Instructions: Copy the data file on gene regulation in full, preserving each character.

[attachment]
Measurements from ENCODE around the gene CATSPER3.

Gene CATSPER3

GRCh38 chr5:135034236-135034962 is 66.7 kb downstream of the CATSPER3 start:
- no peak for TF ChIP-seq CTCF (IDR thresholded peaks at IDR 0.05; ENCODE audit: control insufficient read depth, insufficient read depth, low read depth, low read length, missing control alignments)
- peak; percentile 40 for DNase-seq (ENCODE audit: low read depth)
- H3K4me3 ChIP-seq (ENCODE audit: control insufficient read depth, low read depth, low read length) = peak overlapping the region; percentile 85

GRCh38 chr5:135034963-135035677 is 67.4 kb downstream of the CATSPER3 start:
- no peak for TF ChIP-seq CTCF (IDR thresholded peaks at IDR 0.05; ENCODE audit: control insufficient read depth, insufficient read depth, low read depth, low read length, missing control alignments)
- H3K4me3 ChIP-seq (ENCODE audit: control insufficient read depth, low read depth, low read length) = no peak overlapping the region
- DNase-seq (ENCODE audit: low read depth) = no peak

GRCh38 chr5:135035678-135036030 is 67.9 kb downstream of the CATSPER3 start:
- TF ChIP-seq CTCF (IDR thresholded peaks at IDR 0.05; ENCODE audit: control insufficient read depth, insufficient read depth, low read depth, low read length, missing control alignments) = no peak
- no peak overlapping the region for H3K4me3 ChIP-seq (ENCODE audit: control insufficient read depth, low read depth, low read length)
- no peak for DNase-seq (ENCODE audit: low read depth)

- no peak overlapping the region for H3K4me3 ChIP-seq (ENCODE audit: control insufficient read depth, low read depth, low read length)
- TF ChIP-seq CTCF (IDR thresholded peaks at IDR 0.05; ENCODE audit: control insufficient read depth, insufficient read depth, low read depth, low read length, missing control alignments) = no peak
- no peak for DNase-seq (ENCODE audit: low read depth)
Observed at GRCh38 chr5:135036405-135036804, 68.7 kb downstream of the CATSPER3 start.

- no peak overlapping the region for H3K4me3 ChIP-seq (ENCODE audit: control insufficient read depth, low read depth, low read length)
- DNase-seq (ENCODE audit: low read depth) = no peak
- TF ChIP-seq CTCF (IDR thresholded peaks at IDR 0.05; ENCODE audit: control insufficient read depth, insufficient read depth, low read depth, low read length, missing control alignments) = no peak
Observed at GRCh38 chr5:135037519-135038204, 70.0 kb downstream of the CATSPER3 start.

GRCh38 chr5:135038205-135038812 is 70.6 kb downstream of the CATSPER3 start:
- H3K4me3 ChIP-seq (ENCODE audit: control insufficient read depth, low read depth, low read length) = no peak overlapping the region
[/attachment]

Measurements from ENCODE around the gene CATSPER3.

Gene CATSPER3

GRCh38 chr5:135034236-135034962 is 66.7 kb downstream of the CATSPER3 start:
- no peak for TF ChIP-seq CTCF (IDR thresholded peaks at IDR 0.05; ENCODE audit: control insufficient read depth, insufficient read depth, low read depth, low read length, missing control alignments)
- peak; percentile 40 for DNase-seq (ENCODE audit: low read depth)
- H3K4me3 ChIP-seq (ENCODE audit: control insufficient read depth, low read depth, low read length) = peak overlapping the region; percentile 85

GRCh38 chr5:135034963-135035677 is 67.4 kb downstream of the CATSPER3 start:
- no peak for TF ChIP-seq CTCF (IDR thresholded peaks at IDR 0.05; ENCODE audit: control insufficient read depth, insufficient read depth, low read depth, low read length, missing control alignments)
- H3K4me3 ChIP-seq (ENCODE audit: control insufficient read depth, low read depth, low read length) = no peak overlapping the region
- DNase-seq (ENCODE audit: low read depth) = no peak

GRCh38 chr5:135035678-135036030 is 67.9 kb downstream of the CATSPER3 start:
- TF ChIP-seq CTCF (IDR thresholded peaks at IDR 0.05; ENCODE audit: control insufficient read depth, insufficient read depth, low read depth, low read length, missing control alignments) = no peak
- no peak overlapping the region for H3K4me3 ChIP-seq (ENCODE audit: control insufficient read depth, low read depth, low read length)
- no peak for DNase-seq (ENCODE audit: low read depth)

- no peak overlapping the region for H3K4me3 ChIP-seq (ENCODE audit: control insufficient read depth, low read depth, low read length)
- TF ChIP-seq CTCF (IDR thresholded peaks at IDR 0.05; ENCODE audit: control insufficient read depth, insufficient read depth, low read depth, low read length, missing control alignments) = no peak
- no peak for DNase-seq (ENCODE audit: low read depth)
Observed at GRCh38 chr5:135036405-135036804, 68.7 kb downstream of the CATSPER3 start.

- no peak overlapping the region for H3K4me3 ChIP-seq (ENCODE audit: control insufficient read depth, low read depth, low read length)
- DNase-seq (ENCODE audit: low read depth) = no peak
- TF ChIP-seq CTCF (IDR thresholded peaks at IDR 0.05; ENCODE audit: control insufficient read depth, insufficient read depth, low read depth, low read length, missing control alignments) = no peak
Observed at GRCh38 chr5:135037519-135038204, 70.0 kb downstream of the CATSPER3 start.

GRCh38 chr5:135038205-135038812 is 70.6 kb downstream of the CATSPER3 start:
- H3K4me3 ChIP-seq (ENCODE audit: control insufficient read depth, low read depth, low read length) = no peak overlapping the region